Over the last eighteen months I have begun to put greater emphasis on the need for (and advantages of) simplicity and gradualism in beginning community engagement efforts. [Keep It Simple, Essential Gradualism] Major community engagement efforts (commissioning work, massive collaborations, large-scale productions) are cool but daunting (and sometimes off-putting to the communities we are trying to reach) to organizations new to substantive engagement and, here’s the important thing, largely counter-productive. Big work should grow out of relationships with communities and it takes a long time to build the trust and understanding required. Too much too soon can drive people away. (And yield meager benefits at best.)
Initial steps in engagement should be, must be, small. This applies to programming, marketing and sales, fundraising, governance, evaluation . . . all aspects of organizational function. Over the next weeks Engaging Matters will devote itself to an examination of the modest, doable steps that can be taken in each area to support early engagement efforts in ways that are relatively inexpensive, not time-consuming, and provide a foundation for larger efforts in the future.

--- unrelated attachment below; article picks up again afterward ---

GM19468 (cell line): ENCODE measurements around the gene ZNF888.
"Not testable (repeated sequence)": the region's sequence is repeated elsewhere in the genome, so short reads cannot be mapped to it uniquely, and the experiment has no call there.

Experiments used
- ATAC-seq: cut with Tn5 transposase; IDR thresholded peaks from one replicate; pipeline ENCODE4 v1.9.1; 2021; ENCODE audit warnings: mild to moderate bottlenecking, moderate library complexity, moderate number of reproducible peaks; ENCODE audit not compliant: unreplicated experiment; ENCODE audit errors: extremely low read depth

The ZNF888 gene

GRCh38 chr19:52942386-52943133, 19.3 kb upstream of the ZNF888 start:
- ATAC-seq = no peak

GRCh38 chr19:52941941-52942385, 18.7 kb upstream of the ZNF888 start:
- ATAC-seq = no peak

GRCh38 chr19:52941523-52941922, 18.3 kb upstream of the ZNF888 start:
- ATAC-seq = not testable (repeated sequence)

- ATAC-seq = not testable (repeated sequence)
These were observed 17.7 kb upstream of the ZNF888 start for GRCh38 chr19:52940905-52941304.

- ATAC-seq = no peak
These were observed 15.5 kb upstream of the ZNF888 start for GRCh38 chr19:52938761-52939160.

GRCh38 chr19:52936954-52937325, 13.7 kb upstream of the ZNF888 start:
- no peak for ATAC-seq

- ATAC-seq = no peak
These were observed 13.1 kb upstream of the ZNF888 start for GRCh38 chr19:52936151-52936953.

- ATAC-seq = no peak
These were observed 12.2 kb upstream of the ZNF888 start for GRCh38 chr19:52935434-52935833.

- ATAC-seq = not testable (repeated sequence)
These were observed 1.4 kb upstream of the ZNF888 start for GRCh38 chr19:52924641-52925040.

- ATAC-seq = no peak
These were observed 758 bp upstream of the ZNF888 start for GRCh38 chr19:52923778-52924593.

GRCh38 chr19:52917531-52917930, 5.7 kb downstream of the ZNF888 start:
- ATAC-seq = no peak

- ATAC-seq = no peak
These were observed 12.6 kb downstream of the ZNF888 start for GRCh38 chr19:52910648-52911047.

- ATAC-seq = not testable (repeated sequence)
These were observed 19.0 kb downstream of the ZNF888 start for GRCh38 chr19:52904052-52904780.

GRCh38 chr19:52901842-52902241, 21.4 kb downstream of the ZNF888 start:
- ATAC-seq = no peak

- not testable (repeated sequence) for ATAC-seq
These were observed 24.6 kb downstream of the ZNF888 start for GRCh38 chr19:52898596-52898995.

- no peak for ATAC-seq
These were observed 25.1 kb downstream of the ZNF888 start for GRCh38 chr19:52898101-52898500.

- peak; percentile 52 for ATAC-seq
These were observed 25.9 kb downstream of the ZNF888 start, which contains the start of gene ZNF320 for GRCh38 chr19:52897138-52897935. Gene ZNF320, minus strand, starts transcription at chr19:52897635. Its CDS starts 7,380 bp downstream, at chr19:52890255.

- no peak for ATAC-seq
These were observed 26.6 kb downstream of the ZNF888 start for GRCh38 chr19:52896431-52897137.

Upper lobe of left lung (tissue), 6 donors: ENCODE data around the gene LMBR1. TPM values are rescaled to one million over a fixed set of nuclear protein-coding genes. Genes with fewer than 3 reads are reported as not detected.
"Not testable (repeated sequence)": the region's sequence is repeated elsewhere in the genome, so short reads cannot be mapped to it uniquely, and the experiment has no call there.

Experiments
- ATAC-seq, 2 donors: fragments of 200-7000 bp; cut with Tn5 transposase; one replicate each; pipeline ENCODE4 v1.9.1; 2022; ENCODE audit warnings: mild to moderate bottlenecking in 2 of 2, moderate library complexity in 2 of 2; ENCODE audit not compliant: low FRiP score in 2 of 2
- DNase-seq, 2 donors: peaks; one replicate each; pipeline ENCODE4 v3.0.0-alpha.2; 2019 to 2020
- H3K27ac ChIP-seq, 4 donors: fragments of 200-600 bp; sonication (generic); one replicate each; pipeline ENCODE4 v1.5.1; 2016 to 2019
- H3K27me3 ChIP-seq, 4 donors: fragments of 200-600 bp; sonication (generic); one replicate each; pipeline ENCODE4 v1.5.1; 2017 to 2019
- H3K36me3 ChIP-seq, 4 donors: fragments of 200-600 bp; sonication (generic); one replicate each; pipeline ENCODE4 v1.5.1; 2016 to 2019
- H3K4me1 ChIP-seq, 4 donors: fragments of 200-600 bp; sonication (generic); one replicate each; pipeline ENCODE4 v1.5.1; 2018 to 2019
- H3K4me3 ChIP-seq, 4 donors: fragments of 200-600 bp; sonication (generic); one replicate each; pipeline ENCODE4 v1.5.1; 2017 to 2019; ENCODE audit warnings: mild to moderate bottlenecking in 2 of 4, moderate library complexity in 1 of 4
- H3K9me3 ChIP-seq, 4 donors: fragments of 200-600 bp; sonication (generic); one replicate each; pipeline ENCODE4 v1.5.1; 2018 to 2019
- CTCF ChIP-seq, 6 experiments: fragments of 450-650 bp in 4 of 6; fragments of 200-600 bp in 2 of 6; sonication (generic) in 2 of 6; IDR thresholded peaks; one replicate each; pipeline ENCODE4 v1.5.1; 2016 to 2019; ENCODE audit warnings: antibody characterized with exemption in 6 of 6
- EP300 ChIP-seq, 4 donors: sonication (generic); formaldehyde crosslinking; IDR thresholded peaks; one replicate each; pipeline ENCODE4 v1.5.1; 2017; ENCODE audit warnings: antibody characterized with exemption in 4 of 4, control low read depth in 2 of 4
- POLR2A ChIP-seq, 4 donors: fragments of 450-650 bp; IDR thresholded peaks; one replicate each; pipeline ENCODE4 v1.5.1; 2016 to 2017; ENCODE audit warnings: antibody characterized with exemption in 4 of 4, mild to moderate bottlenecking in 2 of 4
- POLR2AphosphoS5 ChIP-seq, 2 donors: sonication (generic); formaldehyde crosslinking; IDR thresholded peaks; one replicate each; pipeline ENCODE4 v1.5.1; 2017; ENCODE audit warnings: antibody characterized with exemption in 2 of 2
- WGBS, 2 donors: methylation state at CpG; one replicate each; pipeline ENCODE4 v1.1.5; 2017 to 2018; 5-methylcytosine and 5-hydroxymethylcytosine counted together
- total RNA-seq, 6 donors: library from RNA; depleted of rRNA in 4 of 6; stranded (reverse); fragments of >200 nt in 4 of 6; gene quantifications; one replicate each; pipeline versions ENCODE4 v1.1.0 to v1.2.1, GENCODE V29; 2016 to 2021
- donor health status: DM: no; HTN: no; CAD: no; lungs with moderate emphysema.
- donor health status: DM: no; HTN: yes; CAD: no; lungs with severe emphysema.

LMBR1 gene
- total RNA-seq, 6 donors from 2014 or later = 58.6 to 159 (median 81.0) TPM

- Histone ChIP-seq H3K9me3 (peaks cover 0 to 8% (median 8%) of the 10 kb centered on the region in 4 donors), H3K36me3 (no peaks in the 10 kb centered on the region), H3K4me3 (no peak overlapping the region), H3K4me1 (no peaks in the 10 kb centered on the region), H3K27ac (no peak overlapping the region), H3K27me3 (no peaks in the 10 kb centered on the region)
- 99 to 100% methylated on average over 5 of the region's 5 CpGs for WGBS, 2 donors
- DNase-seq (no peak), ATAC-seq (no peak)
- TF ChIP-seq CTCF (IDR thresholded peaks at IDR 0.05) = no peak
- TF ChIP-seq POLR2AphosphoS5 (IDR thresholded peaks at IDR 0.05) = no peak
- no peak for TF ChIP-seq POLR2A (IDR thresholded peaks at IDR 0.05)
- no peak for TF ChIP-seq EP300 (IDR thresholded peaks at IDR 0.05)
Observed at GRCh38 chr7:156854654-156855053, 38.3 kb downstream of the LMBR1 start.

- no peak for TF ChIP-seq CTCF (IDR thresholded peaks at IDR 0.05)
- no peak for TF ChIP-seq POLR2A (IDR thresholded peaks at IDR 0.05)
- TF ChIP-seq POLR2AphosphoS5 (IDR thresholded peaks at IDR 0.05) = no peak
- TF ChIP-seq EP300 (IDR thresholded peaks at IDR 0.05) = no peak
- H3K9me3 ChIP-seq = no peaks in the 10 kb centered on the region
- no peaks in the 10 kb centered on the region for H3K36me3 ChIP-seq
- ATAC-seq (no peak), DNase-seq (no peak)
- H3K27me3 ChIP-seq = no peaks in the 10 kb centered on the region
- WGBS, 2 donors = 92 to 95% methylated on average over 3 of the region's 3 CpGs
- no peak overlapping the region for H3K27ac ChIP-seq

To provide the CliffsNotes overview of all that will follow, the common theme is as simple, inexpensive, and excruciatingly difficult as changing habits of mind. The essential transition is to stop seeing our work as delivering a product that should be consumed by a nameless, faceless public and to view it instead as a valuable resource for specific individuals and communities whom we know (or are getting to know). When the board and staff of arts organizations makes this switch and apply it to how they go about their existing tasks, the results will begin to support the work of deep engagement with communities.
Next time I’ll share an overview of some of the means by which we can connect with communities.